At the same time, the pace, scope, and methods used to achieve these gains have been the subject of much criticism from Taiwan’s people. Many argue that economic liberalization has only benefited a select few and has done little to improve the livelihoods of the greater public. Others worry about the perils of growing dependence on the mainland and the future of a tilting cross-strait balance. These doubts culminated in the Sunflower Movement of March 2013, when student protesters stormed and occupied Taiwan’s legislature in opposition to the passing of the Cross-Strait Services Trade Agreement, which they believed lacked transparency.
Numerous voices have come out against the Xi-Ma meeting, including Taiwan’s primary opposition party, the Democratic Progressive Party (DPP). The DPP pointed to a statement Ma made in November 2014 affirming that he would not meet with Xi until the right circumstances arose, which he defined as a time “when it is needed by the country, is supported by its people, and with the approval of the legislature.” The DPP has called for greater clarification on the details of the meeting, arguing that it was “arranged in [a] non-transparent manner.” Calls for transparency were echoed by the mayor of Taipei City, Ko Wen-je, an independent.
The meeting has also been the subject of major international attention. White House spokesperson Josh Earnest said the administration would await what "actually comes out of the meeting" before passing judgment, but “would certainly welcome steps that are taken on both sides of the Taiwan Strait to try and reduce tensions and improve cross-strait relations.” These comments are in line with long-held U.S. views that the future of Taiwan should be decided by peaceful means and that any cross-strait interactions should promote stability. The United States has consistently maintained this perspective since Washington terminated official diplomatic relations with the ROC in 1979. The Taiwan Relations Act, the Six Assurances, and the Three Communiques have served as the foundation of U.S. policy towards Taiwan and have guided relations to this day.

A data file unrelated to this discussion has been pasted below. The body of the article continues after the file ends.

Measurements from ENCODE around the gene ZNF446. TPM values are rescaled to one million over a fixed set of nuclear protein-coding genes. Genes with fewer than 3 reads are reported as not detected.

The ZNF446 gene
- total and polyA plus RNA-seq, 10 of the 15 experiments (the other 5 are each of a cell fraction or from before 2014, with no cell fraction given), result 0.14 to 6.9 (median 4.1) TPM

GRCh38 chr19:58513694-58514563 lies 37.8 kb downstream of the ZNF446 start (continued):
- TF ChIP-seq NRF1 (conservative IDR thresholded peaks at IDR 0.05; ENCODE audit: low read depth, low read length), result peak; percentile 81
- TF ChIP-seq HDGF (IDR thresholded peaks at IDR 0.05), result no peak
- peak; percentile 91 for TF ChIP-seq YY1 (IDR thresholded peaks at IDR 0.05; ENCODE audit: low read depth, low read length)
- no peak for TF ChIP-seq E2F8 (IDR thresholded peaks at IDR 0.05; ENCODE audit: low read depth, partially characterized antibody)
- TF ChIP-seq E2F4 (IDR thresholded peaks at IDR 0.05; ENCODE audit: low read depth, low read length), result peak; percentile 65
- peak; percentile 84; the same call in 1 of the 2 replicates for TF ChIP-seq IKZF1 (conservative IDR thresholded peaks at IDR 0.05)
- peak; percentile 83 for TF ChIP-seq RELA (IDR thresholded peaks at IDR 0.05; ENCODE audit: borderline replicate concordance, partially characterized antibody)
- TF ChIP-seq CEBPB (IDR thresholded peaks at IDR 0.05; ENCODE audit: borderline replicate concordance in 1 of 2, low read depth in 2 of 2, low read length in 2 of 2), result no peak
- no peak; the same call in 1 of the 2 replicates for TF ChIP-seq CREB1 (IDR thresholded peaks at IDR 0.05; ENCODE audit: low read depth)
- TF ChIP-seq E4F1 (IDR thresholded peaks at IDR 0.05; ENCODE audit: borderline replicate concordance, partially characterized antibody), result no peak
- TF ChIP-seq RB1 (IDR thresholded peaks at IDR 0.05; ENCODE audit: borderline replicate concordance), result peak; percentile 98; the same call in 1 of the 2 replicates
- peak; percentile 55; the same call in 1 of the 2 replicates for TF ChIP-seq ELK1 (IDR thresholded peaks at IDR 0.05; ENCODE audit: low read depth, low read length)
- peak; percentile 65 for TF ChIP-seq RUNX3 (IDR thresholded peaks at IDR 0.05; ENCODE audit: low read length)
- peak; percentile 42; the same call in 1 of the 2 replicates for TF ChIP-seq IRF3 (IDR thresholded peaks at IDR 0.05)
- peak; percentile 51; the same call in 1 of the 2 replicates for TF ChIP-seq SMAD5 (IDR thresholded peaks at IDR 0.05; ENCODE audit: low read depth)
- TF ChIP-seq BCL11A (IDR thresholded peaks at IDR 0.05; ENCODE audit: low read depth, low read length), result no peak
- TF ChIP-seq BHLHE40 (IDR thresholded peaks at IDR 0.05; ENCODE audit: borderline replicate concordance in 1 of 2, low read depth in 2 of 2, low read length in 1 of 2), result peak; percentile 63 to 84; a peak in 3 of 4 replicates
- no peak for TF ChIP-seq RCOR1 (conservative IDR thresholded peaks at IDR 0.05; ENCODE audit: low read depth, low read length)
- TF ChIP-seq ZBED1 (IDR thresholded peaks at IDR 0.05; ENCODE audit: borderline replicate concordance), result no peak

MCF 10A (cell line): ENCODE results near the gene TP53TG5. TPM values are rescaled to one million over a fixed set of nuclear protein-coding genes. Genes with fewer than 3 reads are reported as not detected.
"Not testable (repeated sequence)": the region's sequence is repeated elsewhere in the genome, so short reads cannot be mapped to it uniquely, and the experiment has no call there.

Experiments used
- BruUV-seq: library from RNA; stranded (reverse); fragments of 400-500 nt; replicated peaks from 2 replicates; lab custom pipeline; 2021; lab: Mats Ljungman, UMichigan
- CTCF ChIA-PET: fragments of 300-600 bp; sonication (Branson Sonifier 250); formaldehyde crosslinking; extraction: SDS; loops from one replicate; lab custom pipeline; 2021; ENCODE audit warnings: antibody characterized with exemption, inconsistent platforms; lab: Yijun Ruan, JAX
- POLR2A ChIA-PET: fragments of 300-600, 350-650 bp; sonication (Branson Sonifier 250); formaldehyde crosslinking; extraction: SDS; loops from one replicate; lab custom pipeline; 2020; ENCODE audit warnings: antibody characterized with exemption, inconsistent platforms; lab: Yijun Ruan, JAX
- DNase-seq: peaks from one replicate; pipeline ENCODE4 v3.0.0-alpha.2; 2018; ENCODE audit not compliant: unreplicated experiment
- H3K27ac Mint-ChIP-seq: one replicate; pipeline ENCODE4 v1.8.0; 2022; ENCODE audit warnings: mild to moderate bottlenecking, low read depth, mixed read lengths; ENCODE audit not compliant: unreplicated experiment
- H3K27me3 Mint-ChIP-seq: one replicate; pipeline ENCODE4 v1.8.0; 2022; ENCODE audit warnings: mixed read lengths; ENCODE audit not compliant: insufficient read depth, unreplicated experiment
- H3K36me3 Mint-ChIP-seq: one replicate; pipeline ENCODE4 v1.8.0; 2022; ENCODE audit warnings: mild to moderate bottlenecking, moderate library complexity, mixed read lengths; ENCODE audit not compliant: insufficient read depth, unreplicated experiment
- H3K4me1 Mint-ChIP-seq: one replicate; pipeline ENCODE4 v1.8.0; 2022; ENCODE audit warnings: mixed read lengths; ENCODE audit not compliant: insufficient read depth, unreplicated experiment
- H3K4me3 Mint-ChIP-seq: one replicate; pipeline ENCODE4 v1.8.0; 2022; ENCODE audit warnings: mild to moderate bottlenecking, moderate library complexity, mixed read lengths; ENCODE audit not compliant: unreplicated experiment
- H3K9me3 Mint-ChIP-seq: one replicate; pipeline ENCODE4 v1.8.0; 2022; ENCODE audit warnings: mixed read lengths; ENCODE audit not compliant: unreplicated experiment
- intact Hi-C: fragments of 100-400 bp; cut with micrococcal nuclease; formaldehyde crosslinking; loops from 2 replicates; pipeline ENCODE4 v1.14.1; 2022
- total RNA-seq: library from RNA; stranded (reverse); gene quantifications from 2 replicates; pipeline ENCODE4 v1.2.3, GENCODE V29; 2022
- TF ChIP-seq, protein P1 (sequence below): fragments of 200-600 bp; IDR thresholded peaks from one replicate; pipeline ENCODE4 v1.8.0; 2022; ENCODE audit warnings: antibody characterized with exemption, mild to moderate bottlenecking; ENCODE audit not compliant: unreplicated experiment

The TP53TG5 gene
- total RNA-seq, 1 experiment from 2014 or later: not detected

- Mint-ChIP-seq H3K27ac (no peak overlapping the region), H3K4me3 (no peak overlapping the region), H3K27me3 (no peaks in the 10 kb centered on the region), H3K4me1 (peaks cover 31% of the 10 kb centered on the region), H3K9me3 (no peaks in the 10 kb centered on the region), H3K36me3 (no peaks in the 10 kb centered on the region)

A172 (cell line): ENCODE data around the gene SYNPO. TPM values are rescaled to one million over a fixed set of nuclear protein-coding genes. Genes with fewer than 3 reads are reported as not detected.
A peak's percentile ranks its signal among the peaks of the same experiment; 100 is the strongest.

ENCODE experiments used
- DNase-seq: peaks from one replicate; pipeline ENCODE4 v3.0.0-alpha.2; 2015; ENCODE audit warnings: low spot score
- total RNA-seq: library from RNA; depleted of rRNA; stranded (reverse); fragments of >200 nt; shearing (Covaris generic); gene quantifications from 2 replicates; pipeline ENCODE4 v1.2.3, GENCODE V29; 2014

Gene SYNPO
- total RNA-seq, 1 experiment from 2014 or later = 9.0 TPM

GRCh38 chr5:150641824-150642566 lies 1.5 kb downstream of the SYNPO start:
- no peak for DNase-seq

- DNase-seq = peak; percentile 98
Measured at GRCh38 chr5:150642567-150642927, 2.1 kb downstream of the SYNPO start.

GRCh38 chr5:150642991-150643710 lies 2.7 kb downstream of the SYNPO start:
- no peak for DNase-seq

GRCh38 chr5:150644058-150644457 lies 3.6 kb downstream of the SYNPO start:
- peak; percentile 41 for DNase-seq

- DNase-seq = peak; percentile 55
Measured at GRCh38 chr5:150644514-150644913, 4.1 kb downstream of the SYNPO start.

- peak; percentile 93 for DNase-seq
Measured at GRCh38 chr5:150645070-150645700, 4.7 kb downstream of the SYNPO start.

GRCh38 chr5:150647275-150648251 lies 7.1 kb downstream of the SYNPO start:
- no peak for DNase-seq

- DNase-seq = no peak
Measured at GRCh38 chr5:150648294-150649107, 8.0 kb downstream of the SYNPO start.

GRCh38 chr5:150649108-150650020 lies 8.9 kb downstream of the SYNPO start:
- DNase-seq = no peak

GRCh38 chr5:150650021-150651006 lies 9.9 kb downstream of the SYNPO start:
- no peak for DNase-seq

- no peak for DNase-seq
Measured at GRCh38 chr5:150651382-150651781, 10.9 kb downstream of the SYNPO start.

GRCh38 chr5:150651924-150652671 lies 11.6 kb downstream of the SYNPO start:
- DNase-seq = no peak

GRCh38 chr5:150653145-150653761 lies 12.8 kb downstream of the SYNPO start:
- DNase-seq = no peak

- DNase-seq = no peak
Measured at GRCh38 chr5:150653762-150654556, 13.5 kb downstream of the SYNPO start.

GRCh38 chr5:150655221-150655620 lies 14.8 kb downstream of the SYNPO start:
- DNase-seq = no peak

Engaging Asia 2015, Pacific Power: U.S. Alliances and Partnerships in Asia, Congressman Matt Salmon’s closing remarks (September 2015)
“U.S.-Taiwan Relations: Hobson’s Choice and the False Dilemma,” chapter by Russell Hsiao in Strategic Asia 2014–15: U.S. Alliances and Partnerships at the Center of Global Power (December 2014)
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"Abraham M. Denmark Testifies before the Senate Foreign Relations Subcommittee on East Asian and Pacific Affairs" (April 2014)
"Don’t Abandon Taiwan for Better China Ties" by Abe Denmark and Tiffany Ma (September 2013)
“Taiwan in an Asian ‘Game of Thrones,’” essay by Alexander Chieh-cheng Huang in Asia Policy (January 2013)
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This brief was prepared by Jessica Drun, a Bridge Award Fellow at NBR.